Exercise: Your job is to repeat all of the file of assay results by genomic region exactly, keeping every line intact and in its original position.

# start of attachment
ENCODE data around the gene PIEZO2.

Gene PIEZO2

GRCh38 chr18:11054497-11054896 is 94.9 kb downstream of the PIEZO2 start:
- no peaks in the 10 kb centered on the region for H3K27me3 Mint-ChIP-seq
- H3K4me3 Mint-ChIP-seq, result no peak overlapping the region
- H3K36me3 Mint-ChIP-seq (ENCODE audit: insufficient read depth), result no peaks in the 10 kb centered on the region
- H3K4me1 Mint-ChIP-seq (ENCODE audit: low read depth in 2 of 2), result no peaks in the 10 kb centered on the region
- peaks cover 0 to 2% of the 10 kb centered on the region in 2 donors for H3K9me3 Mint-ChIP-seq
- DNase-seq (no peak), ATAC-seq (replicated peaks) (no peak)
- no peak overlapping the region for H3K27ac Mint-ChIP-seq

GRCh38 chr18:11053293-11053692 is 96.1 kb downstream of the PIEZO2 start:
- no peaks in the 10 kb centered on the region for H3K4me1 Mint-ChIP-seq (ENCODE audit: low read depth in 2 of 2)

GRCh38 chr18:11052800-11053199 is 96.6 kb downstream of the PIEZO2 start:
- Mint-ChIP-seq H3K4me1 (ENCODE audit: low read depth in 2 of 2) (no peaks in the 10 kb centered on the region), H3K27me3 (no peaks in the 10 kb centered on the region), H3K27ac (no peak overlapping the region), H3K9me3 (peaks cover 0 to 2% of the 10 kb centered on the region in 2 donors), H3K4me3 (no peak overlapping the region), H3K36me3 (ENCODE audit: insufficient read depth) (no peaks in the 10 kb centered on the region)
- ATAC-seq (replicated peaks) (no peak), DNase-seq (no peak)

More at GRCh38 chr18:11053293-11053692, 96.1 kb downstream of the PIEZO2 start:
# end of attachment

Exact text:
ENCODE data around the gene PIEZO2.

Gene PIEZO2

GRCh38 chr18:11054497-11054896 is 94.9 kb downstream of the PIEZO2 start:
- no peaks in the 10 kb centered on the region for H3K27me3 Mint-ChIP-seq
- H3K4me3 Mint-ChIP-seq, result no peak overlapping the region
- H3K36me3 Mint-ChIP-seq (ENCODE audit: insufficient read depth), result no peaks in the 10 kb centered on the region
- H3K4me1 Mint-ChIP-seq (ENCODE audit: low read depth in 2 of 2), result no peaks in the 10 kb centered on the region
- peaks cover 0 to 2% of the 10 kb centered on the region in 2 donors for H3K9me3 Mint-ChIP-seq
- DNase-seq (no peak), ATAC-seq (replicated peaks) (no peak)
- no peak overlapping the region for H3K27ac Mint-ChIP-seq

GRCh38 chr18:11053293-11053692 is 96.1 kb downstream of the PIEZO2 start:
- no peaks in the 10 kb centered on the region for H3K4me1 Mint-ChIP-seq (ENCODE audit: low read depth in 2 of 2)

GRCh38 chr18:11052800-11053199 is 96.6 kb downstream of the PIEZO2 start:
- Mint-ChIP-seq H3K4me1 (ENCODE audit: low read depth in 2 of 2) (no peaks in the 10 kb centered on the region), H3K27me3 (no peaks in the 10 kb centered on the region), H3K27ac (no peak overlapping the region), H3K9me3 (peaks cover 0 to 2% of the 10 kb centered on the region in 2 donors), H3K4me3 (no peak overlapping the region), H3K36me3 (ENCODE audit: insufficient read depth) (no peaks in the 10 kb centered on the region)
- ATAC-seq (replicated peaks) (no peak), DNase-seq (no peak)

More at GRCh38 chr18:11053293-11053692, 96.1 kb downstream of the PIEZO2 start: